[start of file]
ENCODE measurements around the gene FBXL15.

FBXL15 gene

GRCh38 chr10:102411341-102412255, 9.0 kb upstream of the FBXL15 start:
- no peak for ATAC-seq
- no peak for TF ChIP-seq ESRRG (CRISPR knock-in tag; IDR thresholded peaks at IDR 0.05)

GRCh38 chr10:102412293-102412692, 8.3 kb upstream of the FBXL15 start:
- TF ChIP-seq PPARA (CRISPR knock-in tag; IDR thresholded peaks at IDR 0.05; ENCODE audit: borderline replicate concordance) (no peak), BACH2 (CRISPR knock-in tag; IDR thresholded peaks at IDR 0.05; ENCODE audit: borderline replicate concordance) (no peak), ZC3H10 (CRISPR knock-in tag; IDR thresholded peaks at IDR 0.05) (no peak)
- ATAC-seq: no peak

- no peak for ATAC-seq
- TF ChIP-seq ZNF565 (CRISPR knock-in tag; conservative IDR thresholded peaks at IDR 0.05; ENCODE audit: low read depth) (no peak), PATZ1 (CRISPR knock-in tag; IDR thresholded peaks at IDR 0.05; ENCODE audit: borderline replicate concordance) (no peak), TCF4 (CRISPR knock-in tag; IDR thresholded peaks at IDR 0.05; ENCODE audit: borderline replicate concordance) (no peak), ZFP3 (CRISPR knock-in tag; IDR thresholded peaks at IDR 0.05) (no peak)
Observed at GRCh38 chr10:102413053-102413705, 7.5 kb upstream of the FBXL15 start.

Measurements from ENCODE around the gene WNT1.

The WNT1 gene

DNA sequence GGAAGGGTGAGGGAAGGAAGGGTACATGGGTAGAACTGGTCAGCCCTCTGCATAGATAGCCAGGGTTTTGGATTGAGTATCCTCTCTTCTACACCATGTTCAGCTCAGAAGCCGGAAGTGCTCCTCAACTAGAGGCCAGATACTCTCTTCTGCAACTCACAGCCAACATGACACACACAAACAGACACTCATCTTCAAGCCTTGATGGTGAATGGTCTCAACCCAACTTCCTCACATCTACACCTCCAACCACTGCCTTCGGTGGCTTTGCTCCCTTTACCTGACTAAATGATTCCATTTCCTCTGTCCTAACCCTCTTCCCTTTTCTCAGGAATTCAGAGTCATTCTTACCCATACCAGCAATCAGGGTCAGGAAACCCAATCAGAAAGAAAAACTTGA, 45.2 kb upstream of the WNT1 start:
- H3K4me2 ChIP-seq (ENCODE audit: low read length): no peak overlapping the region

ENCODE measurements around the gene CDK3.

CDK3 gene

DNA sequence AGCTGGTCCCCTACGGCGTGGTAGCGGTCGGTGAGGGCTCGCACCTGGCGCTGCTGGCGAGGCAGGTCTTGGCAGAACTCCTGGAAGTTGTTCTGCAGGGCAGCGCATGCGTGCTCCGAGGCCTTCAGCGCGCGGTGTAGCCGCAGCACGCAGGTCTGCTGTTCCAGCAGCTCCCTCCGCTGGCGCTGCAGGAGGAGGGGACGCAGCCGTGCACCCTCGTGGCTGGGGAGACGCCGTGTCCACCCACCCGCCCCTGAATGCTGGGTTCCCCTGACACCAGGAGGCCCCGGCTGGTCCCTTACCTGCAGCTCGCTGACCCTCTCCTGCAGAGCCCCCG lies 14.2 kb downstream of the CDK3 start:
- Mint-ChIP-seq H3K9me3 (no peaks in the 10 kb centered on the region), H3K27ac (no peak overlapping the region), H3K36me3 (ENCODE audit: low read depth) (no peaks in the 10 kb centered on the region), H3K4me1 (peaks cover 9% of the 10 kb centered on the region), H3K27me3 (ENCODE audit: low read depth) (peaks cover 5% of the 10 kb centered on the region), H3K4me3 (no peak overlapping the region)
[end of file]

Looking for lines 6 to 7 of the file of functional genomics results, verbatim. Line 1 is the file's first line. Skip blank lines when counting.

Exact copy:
GRCh38 chr10:102412293-102412692, 8.3 kb upstream of the FBXL15 start:
- TF ChIP-seq PPARA (CRISPR knock-in tag; IDR thresholded peaks at IDR 0.05; ENCODE audit: borderline replicate concordance) (no peak), BACH2 (CRISPR knock-in tag; IDR thresholded peaks at IDR 0.05; ENCODE audit: borderline replicate concordance) (no peak), ZC3H10 (CRISPR knock-in tag; IDR thresholded peaks at IDR 0.05) (no peak)